News: E-Commerce | Digital Trade
Ken Ash, Independent Consultant, IIT Visiting Fellow, and former OECD Director of Trade and Agriculture.
The COVID-19 pandemic emerged in a world characterized by high trade tensions and considerable inertia across the multilateral trading system. A number of countries were moving towards plurilateral, regional and bilateral trade arrangements, and some governments were already beginning to explore ways in which they might more actively shape domestic economic activity.
Wednesday 18 November 2020. The Institute for International Trade partnered with the Trade and Investment Research Network to deliver an informative webinar with our distinguished panel for a substantive discussion on the G20's role in reforming industrial subsidies.
By Richard Pomfret, Professor of Economics & Jean Monnet Chair Economics of European Integration, the University of Adelaide. On 17 September Jean Monnet Chair Richard Pomfret participated in an online discussion on Potential Benefits Of An Australia-Uk Free Trade Agreement with Elisabeth Bowes, Chief Negotiator, Regional Trade Agreements Division, Department of Foreign Affairs and Trade, and Vivien Life, Director Asia and Australasia Negotiations within the UK Department for International Trade. The webinar was chaired by Peter Draper, Executive Director of the Institute for International Trade at The University of Adelaide.
Online Conference November 25, 2020 on Zoom Co-hosted by AI-Econ Lab, Örebro University, Sweden; partner Ratio and the Trade & Investment in Services (TIISA) Network. An online interdisciplinary conference on the use of artificial intelligence in white collar work and implications for the labour market. Now requesting call for papers.
17 September 2020, IIT hosted an online discussion on potential benefits of an Australia-UK free trade agreement with Elisabeth Bowes, Chief Negotiator, Regional Trade Agreements Division, Department of Foreign Affairs and Trade (DFAT), and Vivien Life, Director Asia and Australasia Negotiations within the UK Department for International Trade.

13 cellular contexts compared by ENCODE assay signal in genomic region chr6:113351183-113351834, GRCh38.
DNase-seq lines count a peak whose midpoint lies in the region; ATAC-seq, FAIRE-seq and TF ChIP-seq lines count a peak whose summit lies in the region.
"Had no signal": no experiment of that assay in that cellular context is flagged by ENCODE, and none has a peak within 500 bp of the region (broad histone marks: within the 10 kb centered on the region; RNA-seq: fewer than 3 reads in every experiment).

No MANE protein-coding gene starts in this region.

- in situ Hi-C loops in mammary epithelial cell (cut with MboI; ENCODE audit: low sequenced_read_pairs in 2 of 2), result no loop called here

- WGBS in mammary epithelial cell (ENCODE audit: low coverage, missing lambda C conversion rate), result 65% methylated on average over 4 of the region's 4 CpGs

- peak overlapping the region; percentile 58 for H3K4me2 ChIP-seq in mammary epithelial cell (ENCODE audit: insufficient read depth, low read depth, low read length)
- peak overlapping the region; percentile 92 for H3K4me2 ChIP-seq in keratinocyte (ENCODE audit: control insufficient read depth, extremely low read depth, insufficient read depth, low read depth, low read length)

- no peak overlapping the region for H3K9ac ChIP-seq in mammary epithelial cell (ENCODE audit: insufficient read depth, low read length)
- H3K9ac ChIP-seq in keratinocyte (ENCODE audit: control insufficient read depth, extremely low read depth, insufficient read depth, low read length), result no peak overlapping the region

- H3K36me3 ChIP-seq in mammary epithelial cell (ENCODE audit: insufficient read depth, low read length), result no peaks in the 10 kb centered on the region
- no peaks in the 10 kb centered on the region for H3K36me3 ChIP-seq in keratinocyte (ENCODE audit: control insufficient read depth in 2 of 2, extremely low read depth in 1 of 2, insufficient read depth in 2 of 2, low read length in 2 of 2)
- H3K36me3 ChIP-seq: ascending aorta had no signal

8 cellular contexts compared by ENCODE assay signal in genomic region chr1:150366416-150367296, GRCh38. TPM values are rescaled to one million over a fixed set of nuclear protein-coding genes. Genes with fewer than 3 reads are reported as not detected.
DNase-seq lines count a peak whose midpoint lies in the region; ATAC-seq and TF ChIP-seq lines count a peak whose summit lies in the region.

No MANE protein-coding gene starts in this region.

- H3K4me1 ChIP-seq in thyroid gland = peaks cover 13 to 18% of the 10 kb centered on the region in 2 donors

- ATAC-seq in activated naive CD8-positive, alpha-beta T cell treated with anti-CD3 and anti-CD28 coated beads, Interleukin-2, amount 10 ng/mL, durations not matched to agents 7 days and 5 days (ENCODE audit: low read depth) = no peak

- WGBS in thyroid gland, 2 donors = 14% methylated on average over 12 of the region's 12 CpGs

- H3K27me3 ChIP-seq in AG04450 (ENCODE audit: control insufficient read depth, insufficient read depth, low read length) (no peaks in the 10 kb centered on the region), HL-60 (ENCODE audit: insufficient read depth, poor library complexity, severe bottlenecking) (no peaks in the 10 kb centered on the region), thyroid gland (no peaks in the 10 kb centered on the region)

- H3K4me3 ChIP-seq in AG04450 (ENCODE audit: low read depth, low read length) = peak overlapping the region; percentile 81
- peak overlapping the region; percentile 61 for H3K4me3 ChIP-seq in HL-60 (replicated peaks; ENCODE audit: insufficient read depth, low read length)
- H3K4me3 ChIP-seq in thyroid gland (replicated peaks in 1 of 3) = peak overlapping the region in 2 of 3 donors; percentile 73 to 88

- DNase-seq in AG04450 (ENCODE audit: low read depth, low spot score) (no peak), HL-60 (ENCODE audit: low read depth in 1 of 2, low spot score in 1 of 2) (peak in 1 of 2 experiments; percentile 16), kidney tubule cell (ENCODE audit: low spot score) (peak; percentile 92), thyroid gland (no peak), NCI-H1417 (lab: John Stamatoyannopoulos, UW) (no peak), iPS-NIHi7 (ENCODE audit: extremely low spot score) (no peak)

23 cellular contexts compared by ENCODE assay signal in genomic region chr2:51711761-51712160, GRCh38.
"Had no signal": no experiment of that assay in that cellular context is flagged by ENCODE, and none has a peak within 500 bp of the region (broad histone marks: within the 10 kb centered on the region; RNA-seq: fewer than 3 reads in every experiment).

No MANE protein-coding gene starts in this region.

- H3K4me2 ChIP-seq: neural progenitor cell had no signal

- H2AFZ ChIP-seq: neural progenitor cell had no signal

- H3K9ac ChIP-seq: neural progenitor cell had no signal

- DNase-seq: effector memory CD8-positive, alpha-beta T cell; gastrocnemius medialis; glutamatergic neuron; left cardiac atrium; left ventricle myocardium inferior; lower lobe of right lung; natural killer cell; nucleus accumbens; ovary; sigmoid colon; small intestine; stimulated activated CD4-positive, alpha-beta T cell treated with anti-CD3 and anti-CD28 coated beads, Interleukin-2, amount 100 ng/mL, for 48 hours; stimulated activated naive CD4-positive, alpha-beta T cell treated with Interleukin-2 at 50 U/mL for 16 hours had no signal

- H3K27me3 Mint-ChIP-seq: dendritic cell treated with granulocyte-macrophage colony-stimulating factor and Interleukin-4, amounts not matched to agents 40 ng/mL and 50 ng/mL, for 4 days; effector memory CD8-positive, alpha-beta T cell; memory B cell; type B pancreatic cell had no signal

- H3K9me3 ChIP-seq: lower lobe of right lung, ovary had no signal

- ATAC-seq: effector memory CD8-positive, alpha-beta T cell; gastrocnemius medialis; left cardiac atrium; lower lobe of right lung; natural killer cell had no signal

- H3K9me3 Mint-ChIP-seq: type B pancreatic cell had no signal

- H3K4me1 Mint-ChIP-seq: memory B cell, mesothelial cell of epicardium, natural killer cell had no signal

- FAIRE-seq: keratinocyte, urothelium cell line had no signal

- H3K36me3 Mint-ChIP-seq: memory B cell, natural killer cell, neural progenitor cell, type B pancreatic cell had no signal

Geneva Trade Week; Sept 28 - 2 Oct 2020. On behalf of the Australian Services Roundtable, TIISA Network Director Jane Drake-Brockman moderated the opening session in the Digital Trade stream on Monday 28 September.
Jane Drake-Brockman is Industry Professor with the Institute for International Trade and Founder of the Australian Services Roundtable, which in 2020 celebrates its 20th anniversary. Measurement of trade in services is notoriously difficult. The official statistics on imports and exports contained in the Balance of Payments (BOP) are well known, for example, as measuring poorly at best only three of the four modes of international supply of services.
Think20 Policy Brief: Impact of Digital Technologies and the Fourth Industrial Revolution on Trade in Services
Friday 18 September 2020 marked the beginning of the T20 Summit Season, celebrated the work of T20 Task Force 1: Trade, Investment and Growth.
Jane Drake-Brockman Institute for International Trade, The University of Adelaide coordinated and presented TIISA Policy Brief 4: Impact of Digital Technologies and The Fourth Industrial Revolution on Trade in Services
Geneva Trade Week 2020 is a digital conference organized by the Geneva Trade Platform and running from Friday the 25th of September through to Friday the 2nd of October.
Taking place in the week of the now cancelled WTO Public Forum, Geneva Trade Week brings together policymakers, academics, experts, the private sector and passionate activists to discuss trade, its impact, and its connection to the most pressing issues of our time.
THINK20 Policy Brief: Impact of Digital Technologies and the Fourth Industrial Revolution on Trade in Services
15 co-authors (8 from the TIISA Network, including coordinating lead Professor Drake-Brockman), offer recommendations to G20 Leaders to start shaping a trade policy agenda for a digital future. Digital technologies are putting trade in services on a stronger relative growth path than trade in goods. Digital enablement of services depends on inputs of cross-border data flows. For every nation to reap the benefits of the fourth industrial revolution, sustained openness to international services trade, investment, and data flows is essential.
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